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Questions About Being Static

Jim Borland
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Joined: Oct 26, 2009
Posts: 31
Following some code examples I found on the web via Google, I've created a singleton pattern which is used to restrict instantiation of a class to one object. It works great and solves a problem I've been having with my application, but I don't understand how it functions. I'm just a novice Java programmer and would appreciate someone answering these questions:



This class is accessed from another class using these lines of code:



Questions:

(1) the Singleton class starts out by declaring a variable "singleton" whose type is itself. That seems odd.

(2) the getInstance() method returns an object of itself (another oddity).

(3) the line -- if(singleton == null) -- will be true the first time because in its original declaration it was set equal to null. But, what about subsequent occasions? Where does the "singleton" object hang out between calls? How does the class retrieve it during a subsequent run?

(4) the first line in its call from another class -- Singleton singleton = Singleton.getInstance(); -- is also a mystery to me. The portion at the right (Singleton.getInstance() ) is a class name followed by the method call. Usually code at the right is "new" followed by the class name to create a new instance of that class. When is this class created the first time this call is made?

There's lots of static stuff here, and my Java textbook says the keyword static causes the member to belong to the class itself, not to an instance of the class. It's clear I don't understand the effect or ramification of something being static. Please educate me as to what's happening here (as I said, it works great!). Thank you.
John de Michele
Rancher

Joined: Mar 09, 2009
Posts: 600
Jim:

Answers to your questions:

1) That's not really that odd. It's not really any different from returning any other type.

2) No, it's not returning an object. It's returning a reference to the one existing object. You can have any number of references point to a single object.

3) Because the reference is static, and associated with a class not an object, the reference still points to the original object between calls.

4) What should happen in your getInstance() method is that is should check whether singleton is null (line 17). If it is null, it should create the single instance of Singleton and return a reference to it. Otherwise, it should just return a reference to it.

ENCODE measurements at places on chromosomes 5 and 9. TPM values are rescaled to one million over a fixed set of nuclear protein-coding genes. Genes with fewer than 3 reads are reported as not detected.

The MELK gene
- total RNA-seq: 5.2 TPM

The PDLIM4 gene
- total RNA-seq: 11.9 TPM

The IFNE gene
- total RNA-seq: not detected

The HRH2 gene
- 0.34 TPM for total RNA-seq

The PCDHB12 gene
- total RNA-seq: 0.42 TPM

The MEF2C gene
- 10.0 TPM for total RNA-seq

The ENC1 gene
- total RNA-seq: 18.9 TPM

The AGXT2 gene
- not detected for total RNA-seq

John.
Ernest Friedman-Hill
author and iconoclast
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Joined: Jul 08, 2003
Posts: 24187
    
  34

Hi,

1) You'll get used to it -- it's very common. Remember that a variable is a reference to an object -- a handle, a pointer, a name -- and not the object itself. Imagine I've got a business card in my pocket that says "Joe Smith, Attorney at Law." That's a reference to another Person, but you don't think it's odd that I carry it around, right?

2) Again, not really so odd, especially if you consider the Person analogy. You do know where babies come from, right?

3) You have actually stated exactly why this whole thing works. The first time through, the variable is null, and the object is created. All the other times through, it's not null, and the same old object -- stored in that variable you mentioned in #1, which is static, so it's stored with the class itself -- is returned.

4) "static" methods and member variables are attached to the class, not to an object. That means that you can call static methods without reference to an object: you can call then just using the name of the class. Also, static variables aren't part of an object, so the static method can refer to it without there being an object to contain it. So here you're asking the Singleton class itself, "give me your single instance," which then optionally creates, but definitely returns, an actual instance of the class.

There is actually a major problem with this class: the method getInstance() should be made "synchronized." If it's not, and multiple threads are calling getInstance() at about the same time, you can end up creating more than one object. oneTime() should really be synchronized too.


[Jess in Action][AskingGoodQuestions]
John de Michele
Rancher

Joined: Mar 09, 2009
Posts: 600
Another possibility to avoid threading issues is creating the singleton as a type-safe enum:

John.
Ernest Friedman-Hill
author and iconoclast
Marshal

Joined: Jul 08, 2003
Posts: 24187
    
  34

John de Michele wrote:Another possibility to avoid threading issues is creating the singleton as a type-safe enum:


Interesting! I haven't seen this before. I can't decide whether I like it or not. On the one hand, it does accomplish the goal; on the other hand, it's definitely (ab)using a feature for other than the intended purpose.
Jim Borland
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Joined: Oct 26, 2009
Posts: 31
John & Ernest,

Thank you very much for your answers. Please verify that my thinking here is correct:

(1) Line # 7 is a reference or a pointer to a memory location that holds an object of type Singleton. The name of this reference (or pointer) is "singleton." This portion of memory set aside for Singleton starts out being "null" but later obtains an actual object (line # 28). Since it is "private" it can only be seen by this class.